‘If you don’t try, you’ll never know, and you’ll never grow.’
In a new series of blogs to mark International Women’s Day, VPs from across CluePoints share their experiences, challenges, and advice for anyone wanting to pursue success. Jennifer Bournique, VP of Consulting Services, shares how past obstacles put her on a new path to success.
I love my role at CluePoints because it is so diverse. However, ten years ago, I thought my career would be very different.
Data has always been a huge part of what I have done. I started in a chemistry-based role and then moved into the pharmaceutical medical device in vitro diagnostics field.
I was with the same company for 26 years, advancing every three or four years, and I thought that was where I would be until I retired.
Then they had a reorganization, and my position was eliminated.
It made me realize you must stay cognizant of changes and not become complacent.
However, I still stuck with the status quo when considering my next career move.
Then people started approaching me about excellent opportunities which I would never have considered for myself.
I ended up taking a job with a slight reduction in pay and a reduction in the title. However, within five years, I was back up to where I had been previously and part of the company’s Leaders of Tomorrow Program.
It made me realize you don’t just have to stay where you are and keep stepping up to the next level.
It is okay to realize you have challenged yourself as much as possible within an organization. However, to diversify, grow, and develop, sometimes you may need to make a lateral move.
I jumped at the chance to join CluePoints because I thought, ‘this is the direction the industry is going.’
Make the best of your life
My journey so far has not been straightforward, and I think that is why one of my biggest inspirations is my grandmother.
No matter what life handed to her, she took that and made the best of it. For example, when my grandfather got ill and couldn’t work, she took on that responsibility even though she’d never worked before.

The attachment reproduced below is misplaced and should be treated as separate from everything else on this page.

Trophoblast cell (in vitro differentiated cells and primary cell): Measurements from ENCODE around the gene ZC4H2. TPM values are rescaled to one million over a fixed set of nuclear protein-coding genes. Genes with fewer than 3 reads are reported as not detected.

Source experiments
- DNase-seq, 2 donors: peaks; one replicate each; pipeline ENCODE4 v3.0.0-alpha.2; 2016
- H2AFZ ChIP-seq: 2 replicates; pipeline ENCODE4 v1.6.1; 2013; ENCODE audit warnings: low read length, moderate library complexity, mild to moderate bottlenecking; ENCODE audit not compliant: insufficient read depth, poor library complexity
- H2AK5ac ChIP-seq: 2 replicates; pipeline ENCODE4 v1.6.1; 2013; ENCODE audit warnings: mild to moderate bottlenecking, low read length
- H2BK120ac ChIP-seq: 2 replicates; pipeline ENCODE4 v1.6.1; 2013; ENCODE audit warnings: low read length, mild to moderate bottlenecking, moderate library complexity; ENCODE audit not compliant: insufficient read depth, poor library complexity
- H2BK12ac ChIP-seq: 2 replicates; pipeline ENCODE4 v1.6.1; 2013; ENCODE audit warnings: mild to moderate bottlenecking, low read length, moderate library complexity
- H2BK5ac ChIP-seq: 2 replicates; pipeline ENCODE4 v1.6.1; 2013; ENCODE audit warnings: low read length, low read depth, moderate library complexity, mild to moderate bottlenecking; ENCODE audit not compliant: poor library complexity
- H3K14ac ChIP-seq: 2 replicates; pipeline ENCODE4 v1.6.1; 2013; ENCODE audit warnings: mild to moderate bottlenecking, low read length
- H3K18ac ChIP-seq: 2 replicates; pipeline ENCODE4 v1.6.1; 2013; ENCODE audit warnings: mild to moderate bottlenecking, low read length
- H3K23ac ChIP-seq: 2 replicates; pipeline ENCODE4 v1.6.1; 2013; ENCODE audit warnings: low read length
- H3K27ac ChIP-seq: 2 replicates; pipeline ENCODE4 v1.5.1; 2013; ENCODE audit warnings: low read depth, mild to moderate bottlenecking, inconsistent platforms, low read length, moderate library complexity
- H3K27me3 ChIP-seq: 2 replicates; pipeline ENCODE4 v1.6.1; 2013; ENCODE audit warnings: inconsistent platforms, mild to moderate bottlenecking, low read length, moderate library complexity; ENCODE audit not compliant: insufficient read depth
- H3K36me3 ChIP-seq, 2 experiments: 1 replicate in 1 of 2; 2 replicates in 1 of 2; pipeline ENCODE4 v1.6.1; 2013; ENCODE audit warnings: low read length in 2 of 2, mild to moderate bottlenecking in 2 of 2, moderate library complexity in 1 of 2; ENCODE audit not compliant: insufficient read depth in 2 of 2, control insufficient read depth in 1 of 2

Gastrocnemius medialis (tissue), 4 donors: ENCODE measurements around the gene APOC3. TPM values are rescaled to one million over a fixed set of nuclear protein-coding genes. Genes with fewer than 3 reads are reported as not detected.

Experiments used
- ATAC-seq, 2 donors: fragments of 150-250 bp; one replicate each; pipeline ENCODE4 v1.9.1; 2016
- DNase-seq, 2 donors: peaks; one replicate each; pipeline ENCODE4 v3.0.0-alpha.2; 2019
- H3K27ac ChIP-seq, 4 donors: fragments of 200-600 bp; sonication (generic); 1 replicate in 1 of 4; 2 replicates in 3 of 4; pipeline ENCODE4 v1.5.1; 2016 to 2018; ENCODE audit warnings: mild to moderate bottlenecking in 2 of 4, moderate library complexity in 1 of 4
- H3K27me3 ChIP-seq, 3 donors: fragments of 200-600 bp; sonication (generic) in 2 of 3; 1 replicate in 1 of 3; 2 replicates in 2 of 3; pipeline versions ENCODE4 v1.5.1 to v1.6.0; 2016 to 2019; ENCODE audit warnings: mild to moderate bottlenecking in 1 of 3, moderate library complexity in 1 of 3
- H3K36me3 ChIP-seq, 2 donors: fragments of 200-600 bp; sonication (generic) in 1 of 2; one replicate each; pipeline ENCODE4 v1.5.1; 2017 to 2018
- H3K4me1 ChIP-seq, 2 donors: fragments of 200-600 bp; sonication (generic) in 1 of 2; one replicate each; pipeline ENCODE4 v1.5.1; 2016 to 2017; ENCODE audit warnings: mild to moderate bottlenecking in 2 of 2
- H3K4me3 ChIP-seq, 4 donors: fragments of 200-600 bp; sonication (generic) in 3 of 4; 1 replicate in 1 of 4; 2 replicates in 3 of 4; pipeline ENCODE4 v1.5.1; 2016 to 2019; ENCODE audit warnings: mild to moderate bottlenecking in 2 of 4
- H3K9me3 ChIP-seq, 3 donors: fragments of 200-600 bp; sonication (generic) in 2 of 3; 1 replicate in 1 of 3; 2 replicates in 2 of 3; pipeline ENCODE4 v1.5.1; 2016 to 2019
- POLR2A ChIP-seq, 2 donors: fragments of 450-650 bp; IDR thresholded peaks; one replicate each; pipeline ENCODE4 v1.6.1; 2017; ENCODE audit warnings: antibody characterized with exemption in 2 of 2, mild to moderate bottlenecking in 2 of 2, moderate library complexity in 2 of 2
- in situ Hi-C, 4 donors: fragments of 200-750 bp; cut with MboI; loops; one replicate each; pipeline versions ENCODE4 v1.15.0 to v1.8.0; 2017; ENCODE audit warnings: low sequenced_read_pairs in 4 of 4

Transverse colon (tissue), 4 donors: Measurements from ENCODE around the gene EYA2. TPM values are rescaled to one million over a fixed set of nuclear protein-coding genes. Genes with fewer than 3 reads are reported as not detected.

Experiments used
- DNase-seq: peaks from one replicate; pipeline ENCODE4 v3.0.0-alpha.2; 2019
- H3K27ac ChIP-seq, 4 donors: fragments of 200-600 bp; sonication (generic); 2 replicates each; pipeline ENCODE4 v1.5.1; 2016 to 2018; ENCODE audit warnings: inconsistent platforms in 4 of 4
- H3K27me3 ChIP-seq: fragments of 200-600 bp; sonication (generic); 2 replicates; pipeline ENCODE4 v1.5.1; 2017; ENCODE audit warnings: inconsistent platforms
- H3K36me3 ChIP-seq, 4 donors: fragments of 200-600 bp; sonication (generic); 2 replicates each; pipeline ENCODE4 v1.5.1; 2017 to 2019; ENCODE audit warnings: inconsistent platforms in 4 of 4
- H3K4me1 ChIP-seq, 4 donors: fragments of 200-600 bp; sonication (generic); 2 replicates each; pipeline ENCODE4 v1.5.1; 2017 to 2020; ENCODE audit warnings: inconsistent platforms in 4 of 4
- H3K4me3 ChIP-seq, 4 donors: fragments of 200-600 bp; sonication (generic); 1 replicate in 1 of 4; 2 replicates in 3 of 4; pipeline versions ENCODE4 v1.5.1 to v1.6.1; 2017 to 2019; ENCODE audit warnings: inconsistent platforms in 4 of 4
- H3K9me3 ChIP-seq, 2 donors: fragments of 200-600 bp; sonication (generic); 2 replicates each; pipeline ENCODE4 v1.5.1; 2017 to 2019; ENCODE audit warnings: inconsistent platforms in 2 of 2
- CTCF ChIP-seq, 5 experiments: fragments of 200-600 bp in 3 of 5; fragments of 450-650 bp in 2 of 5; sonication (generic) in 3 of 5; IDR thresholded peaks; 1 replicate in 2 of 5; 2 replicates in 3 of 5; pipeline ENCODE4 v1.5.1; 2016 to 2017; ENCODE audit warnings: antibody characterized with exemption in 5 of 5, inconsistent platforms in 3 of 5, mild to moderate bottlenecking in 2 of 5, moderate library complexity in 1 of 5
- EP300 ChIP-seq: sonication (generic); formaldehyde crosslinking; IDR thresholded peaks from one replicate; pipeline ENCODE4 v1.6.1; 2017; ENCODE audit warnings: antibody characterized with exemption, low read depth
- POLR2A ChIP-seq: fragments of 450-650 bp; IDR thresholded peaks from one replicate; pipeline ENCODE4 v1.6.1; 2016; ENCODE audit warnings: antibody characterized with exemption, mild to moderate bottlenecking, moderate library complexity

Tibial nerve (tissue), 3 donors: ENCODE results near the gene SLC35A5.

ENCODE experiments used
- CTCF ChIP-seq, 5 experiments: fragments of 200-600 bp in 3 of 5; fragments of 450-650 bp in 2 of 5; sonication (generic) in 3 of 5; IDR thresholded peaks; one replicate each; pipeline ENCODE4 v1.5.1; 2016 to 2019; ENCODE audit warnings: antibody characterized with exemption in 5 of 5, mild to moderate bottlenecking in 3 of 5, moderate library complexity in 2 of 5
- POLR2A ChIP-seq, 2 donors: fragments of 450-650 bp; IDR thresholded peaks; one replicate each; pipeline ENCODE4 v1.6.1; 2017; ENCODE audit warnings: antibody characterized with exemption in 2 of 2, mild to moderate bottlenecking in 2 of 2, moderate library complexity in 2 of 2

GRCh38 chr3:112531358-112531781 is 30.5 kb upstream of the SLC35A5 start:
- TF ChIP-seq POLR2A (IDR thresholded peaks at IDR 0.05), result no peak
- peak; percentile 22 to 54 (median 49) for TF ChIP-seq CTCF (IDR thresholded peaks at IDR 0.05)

She worked in a Five and Dime store, but she always made the best of where she was and always tried to be a happy and giving person.
She taught me you must make the best of your life – if you don’t, nobody else will.
Women can step up and be heard
Historically, most people I have worked with have been women, except for the management level, which does raise some questions.
Even today, when women try to establish themselves and are assertive, it is often interpreted as aggressive. We must change that perception that women must be meek and mild – they can step up and be heard. Two women I feel represent this are Nikki Haley and Kristi Noem. They have taken their positions and owned them from the start, standing firm with what they believe is the best path forward.
However, I do think we are starting to see change. For example, in the past five years, I have seen more women advancing to the management level.
I see more promotion from within and more advancement opportunities for women.
You’ll never know until you try
Everybody feels slightly anxious when doing something new and taking on a different challenge.
I have learned that if you don’t try, you’ll never know and never grow.
Even if you fail, sometimes what you learn from your failure is more important than the failure itself.
If it is something you still feel you want, you can try again and continue to learn.
There will always be challenges where you don’t feel like you delivered your best. That’s just part of life.
You take it, get feedback, and try your best to overcome it next time.